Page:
Nicola Sturgeon meeting EC president over Scotland's place in European Union


Nicola Sturgeon is to hold talks with European Commission president Jean-Claude Juncker in Brussels today as she attempts to keep Scotland in the European Union.

The First Minister is also expected to meet European Parliament president Martin Schulz and Guy Verhofstadt, the former Belgian prime minister and leader of the Liberal group at the European Parliament.

Scotland's First Minister Nicola Sturgeon
(Andrew Milligan/PA)

It is understood European Council president Donald Tusk has no plans to meet Sturgeon because he does not consider it to be the right time.

The meeting with Schulz is expected to be the most high profile of the First Minster's meetings but Margaritis Schinas, chief spokesman for Mr Juncker, tweeted on Wednesday morning:

The First Minister's visit comes after MSPs voted to give her a "mandate" to hold discussions with EU institutions, as well as the UK Government and other devolved nations.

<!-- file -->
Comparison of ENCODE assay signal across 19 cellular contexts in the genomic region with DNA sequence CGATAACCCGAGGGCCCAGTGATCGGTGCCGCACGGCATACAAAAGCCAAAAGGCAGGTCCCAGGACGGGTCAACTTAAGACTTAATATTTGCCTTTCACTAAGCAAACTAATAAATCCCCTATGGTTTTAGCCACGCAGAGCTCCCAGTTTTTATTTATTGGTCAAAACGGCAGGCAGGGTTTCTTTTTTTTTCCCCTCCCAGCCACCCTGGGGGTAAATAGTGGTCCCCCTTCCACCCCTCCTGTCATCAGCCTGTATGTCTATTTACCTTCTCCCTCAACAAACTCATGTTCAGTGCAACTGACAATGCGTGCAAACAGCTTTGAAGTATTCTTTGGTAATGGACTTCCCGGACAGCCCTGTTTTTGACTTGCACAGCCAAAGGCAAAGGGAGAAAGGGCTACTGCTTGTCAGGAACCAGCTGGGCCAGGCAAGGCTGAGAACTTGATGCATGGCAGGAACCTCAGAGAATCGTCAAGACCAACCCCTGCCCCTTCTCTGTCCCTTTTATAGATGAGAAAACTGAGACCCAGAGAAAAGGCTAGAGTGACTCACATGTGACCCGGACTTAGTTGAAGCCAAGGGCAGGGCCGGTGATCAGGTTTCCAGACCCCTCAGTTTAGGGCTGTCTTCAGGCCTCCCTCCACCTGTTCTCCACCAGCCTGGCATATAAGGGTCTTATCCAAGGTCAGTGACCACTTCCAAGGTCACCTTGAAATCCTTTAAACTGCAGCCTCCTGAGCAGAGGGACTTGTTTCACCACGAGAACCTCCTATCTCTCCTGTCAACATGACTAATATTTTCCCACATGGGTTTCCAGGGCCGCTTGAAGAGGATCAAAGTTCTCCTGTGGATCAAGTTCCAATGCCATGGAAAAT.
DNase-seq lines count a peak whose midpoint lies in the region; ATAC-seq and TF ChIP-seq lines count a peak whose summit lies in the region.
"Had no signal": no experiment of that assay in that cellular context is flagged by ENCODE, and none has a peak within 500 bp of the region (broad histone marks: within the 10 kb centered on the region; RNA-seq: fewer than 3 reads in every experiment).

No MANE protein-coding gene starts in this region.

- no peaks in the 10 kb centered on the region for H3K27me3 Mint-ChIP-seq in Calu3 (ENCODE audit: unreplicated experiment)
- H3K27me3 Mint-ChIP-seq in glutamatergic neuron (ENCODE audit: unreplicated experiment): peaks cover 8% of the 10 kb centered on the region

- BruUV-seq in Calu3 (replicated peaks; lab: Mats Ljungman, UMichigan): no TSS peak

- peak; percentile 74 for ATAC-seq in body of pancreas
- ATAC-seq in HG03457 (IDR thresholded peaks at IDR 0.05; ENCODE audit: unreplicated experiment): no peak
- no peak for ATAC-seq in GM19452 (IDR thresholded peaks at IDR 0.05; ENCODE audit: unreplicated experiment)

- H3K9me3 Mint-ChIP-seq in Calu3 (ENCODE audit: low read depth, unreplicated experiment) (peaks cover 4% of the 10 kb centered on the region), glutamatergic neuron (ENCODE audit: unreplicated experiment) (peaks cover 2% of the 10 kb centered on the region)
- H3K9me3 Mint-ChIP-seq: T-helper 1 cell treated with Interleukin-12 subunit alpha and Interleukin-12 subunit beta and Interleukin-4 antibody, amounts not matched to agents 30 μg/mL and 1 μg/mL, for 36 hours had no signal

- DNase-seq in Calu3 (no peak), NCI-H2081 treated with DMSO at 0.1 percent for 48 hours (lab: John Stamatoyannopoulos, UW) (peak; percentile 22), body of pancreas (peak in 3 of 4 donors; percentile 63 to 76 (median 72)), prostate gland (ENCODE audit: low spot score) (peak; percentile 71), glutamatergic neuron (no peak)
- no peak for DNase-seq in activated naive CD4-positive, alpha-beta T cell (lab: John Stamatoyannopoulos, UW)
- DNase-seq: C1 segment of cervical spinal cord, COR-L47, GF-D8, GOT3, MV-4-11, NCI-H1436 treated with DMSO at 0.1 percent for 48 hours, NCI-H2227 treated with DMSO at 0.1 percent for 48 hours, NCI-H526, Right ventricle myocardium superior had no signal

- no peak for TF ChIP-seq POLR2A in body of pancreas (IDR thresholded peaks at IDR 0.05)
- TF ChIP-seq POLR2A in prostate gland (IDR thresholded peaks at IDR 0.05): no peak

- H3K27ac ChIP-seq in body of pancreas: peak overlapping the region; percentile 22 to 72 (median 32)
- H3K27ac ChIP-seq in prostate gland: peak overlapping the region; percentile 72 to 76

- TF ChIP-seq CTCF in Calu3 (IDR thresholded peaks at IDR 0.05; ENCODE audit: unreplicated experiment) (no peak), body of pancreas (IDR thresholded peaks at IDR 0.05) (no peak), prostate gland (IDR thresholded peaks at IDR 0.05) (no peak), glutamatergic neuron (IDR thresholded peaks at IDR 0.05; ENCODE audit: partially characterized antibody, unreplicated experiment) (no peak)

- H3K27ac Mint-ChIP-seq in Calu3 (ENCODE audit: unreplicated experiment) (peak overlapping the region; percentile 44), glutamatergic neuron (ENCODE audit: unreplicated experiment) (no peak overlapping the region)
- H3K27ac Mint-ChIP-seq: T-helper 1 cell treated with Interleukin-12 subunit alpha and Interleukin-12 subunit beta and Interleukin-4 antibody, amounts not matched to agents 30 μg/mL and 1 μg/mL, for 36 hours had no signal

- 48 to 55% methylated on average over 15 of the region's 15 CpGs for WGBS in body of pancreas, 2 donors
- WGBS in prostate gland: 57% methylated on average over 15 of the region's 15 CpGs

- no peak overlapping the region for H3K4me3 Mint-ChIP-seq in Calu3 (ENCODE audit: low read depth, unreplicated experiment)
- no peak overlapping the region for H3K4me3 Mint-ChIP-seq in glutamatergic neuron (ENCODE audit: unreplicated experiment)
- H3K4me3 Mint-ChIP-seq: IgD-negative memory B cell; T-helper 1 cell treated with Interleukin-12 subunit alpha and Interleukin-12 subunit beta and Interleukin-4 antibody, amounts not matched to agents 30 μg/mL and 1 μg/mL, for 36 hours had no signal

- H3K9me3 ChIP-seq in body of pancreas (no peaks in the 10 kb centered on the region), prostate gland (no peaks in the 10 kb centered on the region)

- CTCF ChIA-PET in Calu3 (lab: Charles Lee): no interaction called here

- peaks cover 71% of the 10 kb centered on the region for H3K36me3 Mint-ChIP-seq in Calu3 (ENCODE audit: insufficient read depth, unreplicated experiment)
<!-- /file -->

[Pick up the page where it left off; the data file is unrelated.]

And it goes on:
Sturgeon has said that "everything must be on the table to protect Scotland's place in Europe" after the UK voted to leave the EU, while the majority of Scots voted to stay.

Speaking ahead of the Brussels visit, she said: "My objective at this very early stage is firstly to raise awareness of the fact that Scotland voted differently in this referendum to the UK as a whole and that there is an aspiration and desire in Scotland, cross-party, to protect Scotland's relationship with the European Union and our place in the European Union.

Scotland's First Minister Nicola Sturgeon
(Andrew Milligan/PA)

"And secondly, to begin the process of mapping out and exploring what the options for Scotland might be.

"I'm very aware that this is a long process ahead of us, it's likely to be a difficult and challenging process, but I'm determined that we take every possible step to protect Scotland's interests at every stage of it."

The First Minister's diplomatic mission comes as the European Council summit, chaired by Tusk, continues.

The heads of state or government are meeting informally to discuss the political and practical implications of the referendum results after David Cameron outlined the UK's position on Tuesday.